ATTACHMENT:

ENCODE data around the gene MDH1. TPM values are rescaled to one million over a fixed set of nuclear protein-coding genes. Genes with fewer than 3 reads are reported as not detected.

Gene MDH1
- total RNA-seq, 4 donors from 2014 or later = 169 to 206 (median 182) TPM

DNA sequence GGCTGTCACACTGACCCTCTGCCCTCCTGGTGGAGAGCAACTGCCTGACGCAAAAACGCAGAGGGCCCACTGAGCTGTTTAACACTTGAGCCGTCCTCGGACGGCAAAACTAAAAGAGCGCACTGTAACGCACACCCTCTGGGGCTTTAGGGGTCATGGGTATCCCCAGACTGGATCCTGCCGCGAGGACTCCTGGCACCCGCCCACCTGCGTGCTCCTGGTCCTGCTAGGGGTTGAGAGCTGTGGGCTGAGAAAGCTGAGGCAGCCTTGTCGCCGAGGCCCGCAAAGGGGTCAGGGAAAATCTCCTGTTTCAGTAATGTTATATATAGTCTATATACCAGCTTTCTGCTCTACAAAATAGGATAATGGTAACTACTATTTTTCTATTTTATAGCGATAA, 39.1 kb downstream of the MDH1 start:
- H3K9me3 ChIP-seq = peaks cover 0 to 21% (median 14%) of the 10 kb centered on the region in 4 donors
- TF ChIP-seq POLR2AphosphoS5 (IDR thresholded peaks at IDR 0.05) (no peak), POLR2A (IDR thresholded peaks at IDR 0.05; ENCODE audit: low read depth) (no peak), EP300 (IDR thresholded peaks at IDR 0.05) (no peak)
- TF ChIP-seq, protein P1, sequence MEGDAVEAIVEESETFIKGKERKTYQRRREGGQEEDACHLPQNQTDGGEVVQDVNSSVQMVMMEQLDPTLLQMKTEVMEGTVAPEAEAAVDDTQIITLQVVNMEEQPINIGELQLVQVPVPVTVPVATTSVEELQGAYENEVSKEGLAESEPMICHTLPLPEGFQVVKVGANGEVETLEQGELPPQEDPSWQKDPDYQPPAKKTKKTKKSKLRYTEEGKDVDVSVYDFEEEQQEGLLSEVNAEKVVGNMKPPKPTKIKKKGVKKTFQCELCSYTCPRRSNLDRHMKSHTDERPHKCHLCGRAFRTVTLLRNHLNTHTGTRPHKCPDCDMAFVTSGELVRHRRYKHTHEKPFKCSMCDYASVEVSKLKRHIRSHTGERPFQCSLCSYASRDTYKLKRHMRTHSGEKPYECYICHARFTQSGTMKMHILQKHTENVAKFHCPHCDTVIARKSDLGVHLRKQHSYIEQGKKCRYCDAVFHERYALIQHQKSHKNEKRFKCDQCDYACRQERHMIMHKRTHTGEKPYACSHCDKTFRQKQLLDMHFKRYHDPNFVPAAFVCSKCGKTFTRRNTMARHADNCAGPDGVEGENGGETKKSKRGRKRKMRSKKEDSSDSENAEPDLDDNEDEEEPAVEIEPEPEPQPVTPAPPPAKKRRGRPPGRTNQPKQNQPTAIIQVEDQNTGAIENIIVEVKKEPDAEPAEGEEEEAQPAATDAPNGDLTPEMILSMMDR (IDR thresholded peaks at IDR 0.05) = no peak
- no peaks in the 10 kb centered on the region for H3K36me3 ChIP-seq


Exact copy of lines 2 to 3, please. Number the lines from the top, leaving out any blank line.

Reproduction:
Gene MDH1
- total RNA-seq, 4 donors from 2014 or later = 169 to 206 (median 182) TPM